International Monetary Fund Managing Director says it’s time for the GCC to increase taxes across the board, including thinking about income tax.

When it comes to economic strategies and issues, Christine Lagarde knows what she’s talking about. She’s the first female managing director of the International Monetary Fund (IMF) and was once the Minister of Economic Affairs for France.

Well, she told an audience of finance experts in Abu Dhabi today that tax is the “lifeblood of modern states” and is what “allows governments to provide public goods that support strong and durable growth”.

She went on to say that the countries of the Gulf should focus on VAT, corporation tax, property tax, and that they should even implement personal income taxes.

*Tourism tax in the UAE*

“The policeman on the beat, the nurse who is attending to a patient, the teacher who is inspiring young minds, the scientist who is conducting cutting-edge basic research: these are only some of the people who could not do their work without reliable government income,” she explained.

Why does she think the GCC needs to “eventually allow for introduction of personal income taxes”? Because, as she described it, “oil exporting-countries are adapting to a new reality of low commodity prices”. Oil was at Dhs110 a barrel in January this year (whereas it was Dhs411 a barrel in June 2014).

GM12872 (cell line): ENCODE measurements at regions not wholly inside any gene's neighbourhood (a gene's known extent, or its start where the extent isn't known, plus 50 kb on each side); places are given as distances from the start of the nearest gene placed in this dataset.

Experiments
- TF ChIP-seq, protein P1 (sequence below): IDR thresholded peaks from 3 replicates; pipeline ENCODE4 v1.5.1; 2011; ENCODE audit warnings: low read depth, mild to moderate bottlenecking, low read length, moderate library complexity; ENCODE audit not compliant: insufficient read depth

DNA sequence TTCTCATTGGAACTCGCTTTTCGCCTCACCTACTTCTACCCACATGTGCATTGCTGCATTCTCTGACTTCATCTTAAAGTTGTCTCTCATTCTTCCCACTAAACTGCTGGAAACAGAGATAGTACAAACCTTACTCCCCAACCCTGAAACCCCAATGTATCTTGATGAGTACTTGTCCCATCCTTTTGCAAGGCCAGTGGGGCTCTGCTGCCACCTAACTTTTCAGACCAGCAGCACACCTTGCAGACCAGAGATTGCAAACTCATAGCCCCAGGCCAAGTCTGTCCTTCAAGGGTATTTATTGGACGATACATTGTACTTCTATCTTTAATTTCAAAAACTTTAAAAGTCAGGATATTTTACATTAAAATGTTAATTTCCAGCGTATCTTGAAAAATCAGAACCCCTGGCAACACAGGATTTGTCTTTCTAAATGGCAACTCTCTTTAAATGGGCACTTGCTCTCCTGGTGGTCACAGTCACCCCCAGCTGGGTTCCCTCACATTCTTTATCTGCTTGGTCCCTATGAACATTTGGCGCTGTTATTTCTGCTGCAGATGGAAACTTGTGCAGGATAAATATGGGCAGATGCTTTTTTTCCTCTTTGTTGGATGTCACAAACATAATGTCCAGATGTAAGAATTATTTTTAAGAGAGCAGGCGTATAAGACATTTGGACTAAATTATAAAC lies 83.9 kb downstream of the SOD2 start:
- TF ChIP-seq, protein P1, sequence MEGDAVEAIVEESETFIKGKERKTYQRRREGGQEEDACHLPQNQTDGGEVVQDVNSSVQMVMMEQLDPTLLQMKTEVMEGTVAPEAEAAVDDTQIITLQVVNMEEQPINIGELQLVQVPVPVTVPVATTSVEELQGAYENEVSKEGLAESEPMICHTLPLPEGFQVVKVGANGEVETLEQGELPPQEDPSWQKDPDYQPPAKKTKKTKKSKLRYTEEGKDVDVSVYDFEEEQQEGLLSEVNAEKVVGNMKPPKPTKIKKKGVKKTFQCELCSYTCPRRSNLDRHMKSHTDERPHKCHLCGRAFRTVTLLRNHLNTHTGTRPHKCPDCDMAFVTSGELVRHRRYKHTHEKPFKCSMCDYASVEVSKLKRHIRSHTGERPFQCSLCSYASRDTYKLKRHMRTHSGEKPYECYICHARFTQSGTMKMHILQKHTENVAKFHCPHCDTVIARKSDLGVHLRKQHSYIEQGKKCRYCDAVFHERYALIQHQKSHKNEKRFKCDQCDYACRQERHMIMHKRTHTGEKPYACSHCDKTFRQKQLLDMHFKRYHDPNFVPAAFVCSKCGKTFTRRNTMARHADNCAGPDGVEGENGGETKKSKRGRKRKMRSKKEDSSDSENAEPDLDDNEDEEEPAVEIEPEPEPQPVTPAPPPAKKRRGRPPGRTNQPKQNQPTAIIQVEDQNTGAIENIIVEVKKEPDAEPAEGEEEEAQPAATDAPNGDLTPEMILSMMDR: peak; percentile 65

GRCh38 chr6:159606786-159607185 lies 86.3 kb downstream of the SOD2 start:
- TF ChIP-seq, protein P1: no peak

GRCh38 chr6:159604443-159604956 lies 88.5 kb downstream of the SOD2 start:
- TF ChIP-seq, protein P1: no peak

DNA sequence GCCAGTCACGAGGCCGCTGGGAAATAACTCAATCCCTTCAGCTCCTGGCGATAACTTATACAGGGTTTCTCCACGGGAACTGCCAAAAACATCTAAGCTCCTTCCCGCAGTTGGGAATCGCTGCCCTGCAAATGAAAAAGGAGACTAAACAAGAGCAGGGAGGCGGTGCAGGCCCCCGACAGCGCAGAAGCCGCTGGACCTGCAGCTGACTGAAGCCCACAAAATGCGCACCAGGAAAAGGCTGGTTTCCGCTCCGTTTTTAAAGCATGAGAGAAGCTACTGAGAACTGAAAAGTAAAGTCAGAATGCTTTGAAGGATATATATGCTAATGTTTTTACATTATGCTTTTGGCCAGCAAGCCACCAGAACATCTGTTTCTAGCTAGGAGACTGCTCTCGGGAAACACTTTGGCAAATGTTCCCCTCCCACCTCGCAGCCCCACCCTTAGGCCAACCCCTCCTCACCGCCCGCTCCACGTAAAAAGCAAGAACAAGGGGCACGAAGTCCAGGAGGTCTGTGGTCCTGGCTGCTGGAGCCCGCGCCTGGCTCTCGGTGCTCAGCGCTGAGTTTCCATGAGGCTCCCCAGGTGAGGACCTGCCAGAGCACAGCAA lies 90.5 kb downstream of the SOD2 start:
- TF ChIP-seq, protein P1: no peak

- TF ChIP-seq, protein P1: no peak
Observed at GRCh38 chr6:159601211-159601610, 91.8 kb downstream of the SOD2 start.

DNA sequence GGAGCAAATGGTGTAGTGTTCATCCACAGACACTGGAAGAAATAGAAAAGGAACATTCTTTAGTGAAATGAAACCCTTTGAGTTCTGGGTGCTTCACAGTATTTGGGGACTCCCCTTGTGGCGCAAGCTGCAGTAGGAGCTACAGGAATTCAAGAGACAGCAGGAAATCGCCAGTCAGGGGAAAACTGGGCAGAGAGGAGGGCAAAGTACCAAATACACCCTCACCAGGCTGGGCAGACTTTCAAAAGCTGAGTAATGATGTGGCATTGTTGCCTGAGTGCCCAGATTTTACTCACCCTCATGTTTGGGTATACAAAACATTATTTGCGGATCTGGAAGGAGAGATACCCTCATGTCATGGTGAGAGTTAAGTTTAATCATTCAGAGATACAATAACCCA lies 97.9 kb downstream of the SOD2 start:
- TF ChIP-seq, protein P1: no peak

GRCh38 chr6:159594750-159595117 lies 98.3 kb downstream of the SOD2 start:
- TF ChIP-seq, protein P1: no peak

She also met with His Highness Sheikh Mohammed bin Rashid al Maktoum, Vice President of the UAE and Ruler of Dubai, while her to discuss the recent and successful economic diversification of the UAE.

This was her suggestion for a GCC taxation plan:

“Start by putting in place a simple system that initially focuses on VAT—ideally, a harmonized regional VAT. Even at a low single-digit rate, such a tax could raise up to 2 percent of GDP.”

 “Add to this a greater emphasis on corporate income taxes, as well as property and excise taxes.”

“And continue to invest in building tax administration capacity that could eventually allow for the introduction of personal income taxes.”

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Photo: Christine Lagarde/Twitter